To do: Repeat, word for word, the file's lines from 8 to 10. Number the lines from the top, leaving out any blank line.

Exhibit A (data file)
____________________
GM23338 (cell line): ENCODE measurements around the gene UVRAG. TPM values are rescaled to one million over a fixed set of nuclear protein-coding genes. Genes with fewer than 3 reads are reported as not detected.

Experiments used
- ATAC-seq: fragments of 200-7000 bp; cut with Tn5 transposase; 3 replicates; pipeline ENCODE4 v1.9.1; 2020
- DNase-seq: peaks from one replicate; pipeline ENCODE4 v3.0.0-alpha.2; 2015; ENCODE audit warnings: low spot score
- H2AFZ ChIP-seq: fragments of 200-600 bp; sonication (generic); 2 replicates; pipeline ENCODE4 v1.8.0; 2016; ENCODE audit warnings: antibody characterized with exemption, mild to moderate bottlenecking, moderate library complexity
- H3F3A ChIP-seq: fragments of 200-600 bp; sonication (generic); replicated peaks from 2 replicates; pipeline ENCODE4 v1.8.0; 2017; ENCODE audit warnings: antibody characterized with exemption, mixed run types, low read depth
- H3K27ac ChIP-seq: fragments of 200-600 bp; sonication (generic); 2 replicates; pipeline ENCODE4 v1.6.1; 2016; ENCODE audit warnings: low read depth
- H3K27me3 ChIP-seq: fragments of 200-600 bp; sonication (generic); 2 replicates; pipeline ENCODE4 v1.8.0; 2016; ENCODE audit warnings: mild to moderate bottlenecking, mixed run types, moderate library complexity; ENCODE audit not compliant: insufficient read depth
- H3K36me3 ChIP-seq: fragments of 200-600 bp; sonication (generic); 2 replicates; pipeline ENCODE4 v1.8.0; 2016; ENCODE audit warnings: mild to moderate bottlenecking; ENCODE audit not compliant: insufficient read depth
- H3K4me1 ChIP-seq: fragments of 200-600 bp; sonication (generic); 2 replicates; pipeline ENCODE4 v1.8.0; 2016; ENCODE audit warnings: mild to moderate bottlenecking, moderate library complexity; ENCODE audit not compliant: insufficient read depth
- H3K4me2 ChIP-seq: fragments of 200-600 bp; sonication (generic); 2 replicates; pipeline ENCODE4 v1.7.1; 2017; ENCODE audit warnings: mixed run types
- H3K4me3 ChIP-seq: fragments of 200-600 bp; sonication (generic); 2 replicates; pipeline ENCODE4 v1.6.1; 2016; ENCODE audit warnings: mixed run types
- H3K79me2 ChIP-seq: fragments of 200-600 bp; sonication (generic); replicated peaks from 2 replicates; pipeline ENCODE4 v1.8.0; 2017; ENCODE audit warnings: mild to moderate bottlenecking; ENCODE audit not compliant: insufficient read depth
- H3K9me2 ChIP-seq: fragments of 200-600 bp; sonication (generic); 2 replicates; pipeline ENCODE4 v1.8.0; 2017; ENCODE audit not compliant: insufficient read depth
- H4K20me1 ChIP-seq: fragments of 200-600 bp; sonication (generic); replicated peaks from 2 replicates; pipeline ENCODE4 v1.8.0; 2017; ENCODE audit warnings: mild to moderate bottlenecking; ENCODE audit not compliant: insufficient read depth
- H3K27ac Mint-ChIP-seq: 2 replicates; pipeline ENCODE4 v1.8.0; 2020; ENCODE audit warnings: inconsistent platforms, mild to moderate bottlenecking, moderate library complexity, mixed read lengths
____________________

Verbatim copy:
- H3K27me3 ChIP-seq: fragments of 200-600 bp; sonication (generic); 2 replicates; pipeline ENCODE4 v1.8.0; 2016; ENCODE audit warnings: mild to moderate bottlenecking, mixed run types, moderate library complexity; ENCODE audit not compliant: insufficient read depth
- H3K36me3 ChIP-seq: fragments of 200-600 bp; sonication (generic); 2 replicates; pipeline ENCODE4 v1.8.0; 2016; ENCODE audit warnings: mild to moderate bottlenecking; ENCODE audit not compliant: insufficient read depth
- H3K4me1 ChIP-seq: fragments of 200-600 bp; sonication (generic); 2 replicates; pipeline ENCODE4 v1.8.0; 2016; ENCODE audit warnings: mild to moderate bottlenecking, moderate library complexity; ENCODE audit not compliant: insufficient read depth